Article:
Pennsylvania's prison population has increased five-fold since 1980, to more than 51,000 last year, and was the fastest growing in the country last year. According to Wagner, that increase is "due in part to tougher sentencing guidelines, particularly with drug-related offenses."

The alternative sentencing proposals in SB 100 could save the state $50 million in the coming fiscal year and $350 million over the next four years, Wagner said in a statement as he released a report on corrections spending whose recommendations largely dove-tailed with the bill. But the title of the statement, Auditor General Jack Wagner Says PA Needs Sentencing Reform, Construction Freeze to Shrink Corrections Cost, pretty well summed it up.

The state is already committed to spending $860 million to build four new prisons and four new housing units to hold another 9,000 inmates, but those will be full as soon as they are built. Wagner is saying no more prison-building.

"While most economic sectors in the commonwealth remain mired in recession, prisons remain Pennsylvania's largest growth industry," he said.

Serious conservative reform efforts are also underway in Kentucky and Louisiana, among others, but while conservative support for sentencing reforms is making waves, liberals are not shirking, either. Reform measures are afoot in a number of states. Here are two examples:

...and so does California's Democratic Gov. Jerry Brown (Image via Wikipedia)
In California, Gov. Jerry Brown (D) last month outlined plans to save half a billion dollars  a year by keeping "nonviolent, non-serious, non-sex offense" first-time offenders out of state prison. Those convicts would instead be housed in county jails. It is not sentencing reform, but it will take some of the pressure off the state prison system.

Drug offenders are among those who could be affected. Currently, there are some 10,000 people serving time in California for drug possession, as well as several thousand serving time for marijuana manufacture or distribution offenses.

The measure has the support of the Drug Policy Alliance (DPA), which also called for a greater investment in drug treatment. "Governor Brown set an important tone and made it clear that our expensive state prisons should be reserved for people convicted of serious offenses, not for everyone who's ever made a mistake," said Margaret Dooley-Sammuli, DPA deputy state director for Southern California.  "California is expected to save $500 million a year by handling more petty offenses, including low-level drug possession, at the county level. We think the savings would be even greater if drug treatment were made more available in the community. Under the plan, counties would have that option."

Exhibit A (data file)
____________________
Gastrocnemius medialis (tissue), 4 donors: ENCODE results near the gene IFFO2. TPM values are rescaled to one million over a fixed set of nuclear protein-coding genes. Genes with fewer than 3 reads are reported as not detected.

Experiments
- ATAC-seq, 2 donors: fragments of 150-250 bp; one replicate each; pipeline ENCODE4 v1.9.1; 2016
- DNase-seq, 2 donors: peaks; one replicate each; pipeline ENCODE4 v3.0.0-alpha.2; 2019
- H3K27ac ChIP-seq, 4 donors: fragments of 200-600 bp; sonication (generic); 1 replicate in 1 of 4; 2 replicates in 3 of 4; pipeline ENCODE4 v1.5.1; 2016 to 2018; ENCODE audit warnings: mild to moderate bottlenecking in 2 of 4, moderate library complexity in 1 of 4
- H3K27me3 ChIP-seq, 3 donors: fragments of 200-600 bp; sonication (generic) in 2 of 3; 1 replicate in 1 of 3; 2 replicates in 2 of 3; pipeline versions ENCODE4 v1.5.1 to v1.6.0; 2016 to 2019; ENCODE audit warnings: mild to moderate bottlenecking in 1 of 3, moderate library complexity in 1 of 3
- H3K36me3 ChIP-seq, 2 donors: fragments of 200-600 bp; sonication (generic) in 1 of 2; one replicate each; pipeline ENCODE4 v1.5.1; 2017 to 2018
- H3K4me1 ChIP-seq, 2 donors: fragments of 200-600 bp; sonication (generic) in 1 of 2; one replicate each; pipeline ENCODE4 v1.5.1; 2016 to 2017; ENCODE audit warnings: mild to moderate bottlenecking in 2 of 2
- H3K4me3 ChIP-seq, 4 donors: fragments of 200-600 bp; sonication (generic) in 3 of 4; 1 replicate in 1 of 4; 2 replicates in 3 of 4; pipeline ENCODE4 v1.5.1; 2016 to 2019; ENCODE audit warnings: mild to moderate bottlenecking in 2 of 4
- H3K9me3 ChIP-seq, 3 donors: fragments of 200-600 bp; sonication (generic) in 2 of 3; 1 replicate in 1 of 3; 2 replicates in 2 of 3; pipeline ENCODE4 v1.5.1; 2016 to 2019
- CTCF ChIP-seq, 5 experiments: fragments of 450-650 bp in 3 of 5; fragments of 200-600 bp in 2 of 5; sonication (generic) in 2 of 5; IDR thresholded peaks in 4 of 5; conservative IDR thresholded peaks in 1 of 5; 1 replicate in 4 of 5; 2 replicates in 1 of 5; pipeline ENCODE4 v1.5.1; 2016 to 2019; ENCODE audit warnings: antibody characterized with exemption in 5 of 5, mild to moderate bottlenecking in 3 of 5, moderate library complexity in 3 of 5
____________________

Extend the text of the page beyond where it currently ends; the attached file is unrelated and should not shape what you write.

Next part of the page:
In Massachusetts, Democratic Gov. Deval Patrick is calling for the repeal of many of the state's mandatory minimum sentences for drug offenses as part of a criminal justice reform package he unveiled last month. Patrick's proposal would also allow nonviolent drug offenders to become eligible for parole, work release, and earned "good time" credits, and it would reduce the size of school "drug-free" zones from 1,000 feet to 100 feet.

The governor's proposal was "a bold move," but also "just basic common sense," said Barbara Dougan of Families Against Mandatory Minimums (FAMM). "The governor’s bill would simply realign our current drug sentencing policies so that they are in sync with what we know about who is being sentenced to mandatory prison terms and what those people need to stay out of trouble when they leave prison," she continued. "Nearly two-thirds of those sentenced to mandatory prison terms fall into the two lowest level 'criminal history' groups -- no prior record or few lower level offenses. Yet too often they serve disproportionately harsh sentences, sometimes longer than those who commit violent crimes. As a result, the public pays for lengthier sentences than are warranted."